Singapore Expands SME Financing Options to Support Small Businesses

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SINGAPORE – More channels for small and medium enterprise (SME) financing are opening up in Singapore, as banks introduce new grant programs and the government steps up effort to support small businesses.

Last week, American Express launched its Merchant Sweepstakes Programme, a five-month campaign that will award S$5,000 business grants to two SMEs each month until December this year.

The ten winning business will also receive a one-year complimentary Affiliate membership to the Association of Small & Medium Enterprises (ASME), which gives them access to ASME courses, workshops and exclusive events.

April this year, OCBC launched its Business First Loan, which provides startups as young as 6 months old with up to S$100,000, all collateral-free. The application can be approved within one day and only requires businesses to submit a one-page form, their latest Notice of Assessment and bank statement. OCBC is Singapore’s leading SME bank – more than 40 percent of SMEs are its customers, and more than one in two new businesses formed every year choose the bank.

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“Startups will find this immediately attractive, given their lack of collateral and the speed at which the entire loan can be disbursed upfront, as fundraising typically takes twice the time they envision,” said Gwendolyn Tan, head of business development for APAC at tech news website Tech in Asia.

According to findings from the ASEAN SME Policy Index 2014 report, such low/no collateral-based loans should be encouraged as SMEs often have limited assets to be used as collateral required by most commercial banks.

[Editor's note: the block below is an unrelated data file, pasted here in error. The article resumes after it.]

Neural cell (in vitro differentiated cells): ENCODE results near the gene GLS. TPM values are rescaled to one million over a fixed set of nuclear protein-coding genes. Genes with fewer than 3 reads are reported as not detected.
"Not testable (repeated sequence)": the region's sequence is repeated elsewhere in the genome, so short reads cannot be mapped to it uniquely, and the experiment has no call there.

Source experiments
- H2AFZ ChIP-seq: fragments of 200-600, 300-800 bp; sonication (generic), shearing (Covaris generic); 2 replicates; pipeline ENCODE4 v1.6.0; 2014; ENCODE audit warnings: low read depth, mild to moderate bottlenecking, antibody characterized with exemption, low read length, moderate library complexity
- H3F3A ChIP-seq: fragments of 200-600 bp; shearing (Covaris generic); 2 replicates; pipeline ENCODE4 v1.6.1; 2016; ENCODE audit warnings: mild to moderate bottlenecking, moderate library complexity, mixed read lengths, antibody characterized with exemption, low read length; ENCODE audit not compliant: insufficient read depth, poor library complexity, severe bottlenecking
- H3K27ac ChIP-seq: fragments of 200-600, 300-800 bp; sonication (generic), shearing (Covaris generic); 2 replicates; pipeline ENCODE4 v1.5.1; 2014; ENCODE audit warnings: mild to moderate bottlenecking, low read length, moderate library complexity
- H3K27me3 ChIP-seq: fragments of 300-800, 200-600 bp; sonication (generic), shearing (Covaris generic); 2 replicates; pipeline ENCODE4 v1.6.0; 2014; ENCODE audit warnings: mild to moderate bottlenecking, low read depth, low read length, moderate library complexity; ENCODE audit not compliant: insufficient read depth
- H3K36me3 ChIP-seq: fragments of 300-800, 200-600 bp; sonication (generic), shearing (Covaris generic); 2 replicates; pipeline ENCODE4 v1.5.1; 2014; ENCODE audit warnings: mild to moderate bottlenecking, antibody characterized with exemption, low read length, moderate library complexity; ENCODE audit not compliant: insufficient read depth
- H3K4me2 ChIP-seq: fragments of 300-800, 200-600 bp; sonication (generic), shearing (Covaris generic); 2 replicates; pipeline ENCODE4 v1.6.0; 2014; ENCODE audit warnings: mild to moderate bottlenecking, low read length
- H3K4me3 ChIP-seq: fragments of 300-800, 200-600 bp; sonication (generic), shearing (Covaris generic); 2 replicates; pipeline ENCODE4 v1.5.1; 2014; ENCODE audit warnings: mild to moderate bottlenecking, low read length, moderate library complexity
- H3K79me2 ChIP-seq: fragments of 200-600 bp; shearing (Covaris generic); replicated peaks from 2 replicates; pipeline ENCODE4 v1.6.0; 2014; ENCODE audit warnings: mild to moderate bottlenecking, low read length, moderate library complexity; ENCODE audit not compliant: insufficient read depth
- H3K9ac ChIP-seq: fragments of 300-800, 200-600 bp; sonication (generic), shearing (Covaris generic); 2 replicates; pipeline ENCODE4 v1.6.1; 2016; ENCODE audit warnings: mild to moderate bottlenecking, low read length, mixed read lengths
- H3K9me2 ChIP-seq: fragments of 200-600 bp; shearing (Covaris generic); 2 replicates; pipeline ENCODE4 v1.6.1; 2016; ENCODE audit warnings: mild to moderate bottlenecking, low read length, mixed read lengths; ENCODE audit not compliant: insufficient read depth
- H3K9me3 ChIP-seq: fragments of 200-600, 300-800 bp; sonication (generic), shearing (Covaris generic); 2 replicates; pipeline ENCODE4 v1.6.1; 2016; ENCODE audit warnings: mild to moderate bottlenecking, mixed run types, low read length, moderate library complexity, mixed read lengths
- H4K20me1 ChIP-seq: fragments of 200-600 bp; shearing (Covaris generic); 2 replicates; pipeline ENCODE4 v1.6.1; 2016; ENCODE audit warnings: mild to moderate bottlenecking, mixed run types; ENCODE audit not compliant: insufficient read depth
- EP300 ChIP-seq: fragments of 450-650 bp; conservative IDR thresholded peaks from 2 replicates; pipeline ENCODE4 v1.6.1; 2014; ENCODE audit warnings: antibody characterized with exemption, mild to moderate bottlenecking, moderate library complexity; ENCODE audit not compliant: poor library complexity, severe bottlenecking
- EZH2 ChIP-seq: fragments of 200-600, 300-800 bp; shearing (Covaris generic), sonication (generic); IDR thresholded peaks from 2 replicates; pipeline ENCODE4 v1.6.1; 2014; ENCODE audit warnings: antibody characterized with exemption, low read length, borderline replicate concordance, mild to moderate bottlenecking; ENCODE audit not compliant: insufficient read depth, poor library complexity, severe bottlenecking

The report also found that access to financing will significantly impact the SMEs’ innovation capability and participation in the export market, crucial to the development of the region, especially when the ASEAN Economic Community comes into being in 2015.

“The success of [ASEAN’s] regional integration needs to have vibrant and competitive SMEs to fully benefit from a deeper regional integration and narrow development gaps,” the report said.

From 2010 to 2015, McKinsey estimates that revenue from SME banking in the region will grow by some US$149 billion, at a compound annual growth rate of about 20 percent. However, despite government measures around the region to support SME bankability, usually by providing public credit guarantees, some 44 to 67 percent of SMEs still remain unserved or underserved by banks.

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In Singapore, the Standards, Productivity and Innovation Board (SPRING), the government’s enterprise development agency, coordinates several SME financing schemes. The MLP offers loans to local SMEs with 10 or less employees or annual sales less than S$1 million, with the government taking on 70 percent of the risk. Companies up to 3 years old are eligible and a minimum of 5.5 percent interest rate over four years is required. Larger SMEs may also borrow up to S$15 million to purchase assets and equipment, under SPRING’s Local Enterprise Finance Scheme (LEFS).

The importance of SMEs to the economic development of ASEAN cannot be underestimated. In Asia, according to the Asian Development Bank, SMEs account for 98 percent of all businesses and 64 percent of employment, but contribute only 38 percent of Gross Domestic Product (GDP), indicating the potential for economic growth by boosting SME development.

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